Infusion reactions, hypersensitivity reactions, anaphylaxis, and tumor lysis syndrome (TLS) are oncologic emergencies that are seen in both inpatient and ambulatory settings. Advanced practice RNs (APRNs) are often the first providers to respond to those emergencies. During a session on Friday, April 12, 2019, at the ONS 44th Annual Congress in Anaheim, CA, Patricia Jakel, RN, MN, AOCN®, of the University of California, Los Angeles, Health System in Santa Monica, discussed oncologic emergencies and the APRN’s role in rapid identification of a diagnosis.
APRNs can determine whether patients are having a standard infusion reaction, anaphylactic reaction, or cytokine release syndrome, and they maintain patients’ airway, breathing, and circulation in critical situations. Patients who experience hypersensitivity reactions may fear their next infusion, but if the staff responds promptly and with attention to details to educate patients, it helps lessen their concern and anxiety.
Standard Infusion Reactions
Usually a mild response to an irritant in chemotherapy or monoclonal antibodies, standard infusion reactions commonly present as flushing, itching, change in heart rate or blood pressure, dyspnea, back pain, fever, chills, throat tightening, hypoxia, dizziness, or syncope, Jakel said.
Anaphylaxis is a hypersensitivity reaction that is rare in with most chemotherapy drugs. However, according to data in Jakel’s presentation, fatal drug anaphylaxis increased significantly from 1999–2010, from 0.27 per million in 1999–2001 to 0.51 per million in 2008–2010. The most common cause of fatal anaphylaxis was medication. Although some of the signs and symptoms overlap with standard infusion reactions, anaphylaxis’s hallmarks are urticaria; angioedema; coughing, wheezing, and throat tightness; flushing; hypotension; or change in voice.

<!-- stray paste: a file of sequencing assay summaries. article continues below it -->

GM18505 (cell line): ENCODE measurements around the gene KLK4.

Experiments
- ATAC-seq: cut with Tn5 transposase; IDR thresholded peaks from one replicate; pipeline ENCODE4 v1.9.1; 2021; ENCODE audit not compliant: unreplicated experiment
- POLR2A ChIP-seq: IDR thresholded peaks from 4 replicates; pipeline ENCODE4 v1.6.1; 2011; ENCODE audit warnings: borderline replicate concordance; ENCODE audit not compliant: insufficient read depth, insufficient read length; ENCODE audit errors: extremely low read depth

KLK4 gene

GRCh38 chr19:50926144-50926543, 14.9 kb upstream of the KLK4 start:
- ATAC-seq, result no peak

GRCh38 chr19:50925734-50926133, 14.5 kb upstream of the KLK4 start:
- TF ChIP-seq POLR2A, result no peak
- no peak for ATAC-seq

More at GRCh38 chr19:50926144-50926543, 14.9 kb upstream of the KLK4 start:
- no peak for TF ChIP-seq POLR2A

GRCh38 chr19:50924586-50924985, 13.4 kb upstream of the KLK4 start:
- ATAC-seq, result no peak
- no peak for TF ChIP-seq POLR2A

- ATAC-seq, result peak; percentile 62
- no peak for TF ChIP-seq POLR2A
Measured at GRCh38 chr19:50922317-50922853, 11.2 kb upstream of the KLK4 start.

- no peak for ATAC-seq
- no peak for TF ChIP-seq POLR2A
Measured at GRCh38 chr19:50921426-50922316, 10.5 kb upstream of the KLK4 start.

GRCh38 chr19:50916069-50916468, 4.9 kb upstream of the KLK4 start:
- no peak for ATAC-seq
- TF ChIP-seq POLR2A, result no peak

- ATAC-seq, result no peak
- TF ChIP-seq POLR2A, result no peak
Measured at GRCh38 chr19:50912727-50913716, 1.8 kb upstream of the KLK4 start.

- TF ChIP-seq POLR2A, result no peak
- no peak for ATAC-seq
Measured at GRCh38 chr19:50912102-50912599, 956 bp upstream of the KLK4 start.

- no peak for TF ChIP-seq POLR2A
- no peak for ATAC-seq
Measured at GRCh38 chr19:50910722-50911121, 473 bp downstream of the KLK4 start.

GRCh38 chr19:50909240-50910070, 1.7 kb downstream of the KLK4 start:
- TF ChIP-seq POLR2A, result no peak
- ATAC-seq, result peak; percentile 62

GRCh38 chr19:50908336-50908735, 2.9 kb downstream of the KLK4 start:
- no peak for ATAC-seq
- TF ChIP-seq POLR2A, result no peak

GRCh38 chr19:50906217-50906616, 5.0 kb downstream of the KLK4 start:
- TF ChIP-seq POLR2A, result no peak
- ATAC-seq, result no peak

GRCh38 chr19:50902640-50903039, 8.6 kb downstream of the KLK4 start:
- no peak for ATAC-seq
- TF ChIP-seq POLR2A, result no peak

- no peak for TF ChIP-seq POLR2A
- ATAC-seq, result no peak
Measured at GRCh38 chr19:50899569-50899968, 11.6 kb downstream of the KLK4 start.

An inflammatory response that can be life threatening, cytokine release syndrome occurs after agents that target the immune system are infused (e.g., CAR T-cells, rituximab, blinatumomab) and develops after cells are damaged and complement pathways are activated, causing a dramatic increase in inflammatory cytokines and interleukins. Symptoms include fever, hypotension, hypoxia, arthralgia, myalgias, skin eruptions, chest discomfort, and dyspnea.
Immune-mediated chemotherapy hypersensitivity reactions, such as DRESS (drug reaction with eosinophilia and systemic symptoms), can occur. DRESS is known for a delayed reaction, often two to six weeks after treatment initiation. Hepatotoxity occurs in 60%–80% cases, and diffuse morbilliform rash is common, Jakel said.
Treatment flowcharts are essential in centers where IV medications are given. Jakel explained the Gell and Coombs classification, which is used to divide hypersensitivity reactions into four types: anaphylactic, cytotoxic, serum sickness, or delayed allergic reaction.
Tumor Lysis Syndrome
TLS is associated with increased cost and length of stay; therefore, prompt identification is critical, Jakel said. Clinical manifestations include weakness; nausea and vomiting; diarrhea; muscle twitching; confusion; elevated uric acid, potassium, phosphorous levels; and reduced calcium levels.
Resuming Treatment After a Reaction
Chemotherapy agents or biologics that caused a hypersensitivity reaction are still critical to patients’ treatment outcomes. Therefore, a process called rapid drug desensitization (RDD) is used. During RDD, a desensitization-trained nurse should monitor vital signs and perform a patient evaluation prior to each dose. If any changes are observed, the nurse should stop the infusion, immediately administer allergy medications, and page the on-call allergist.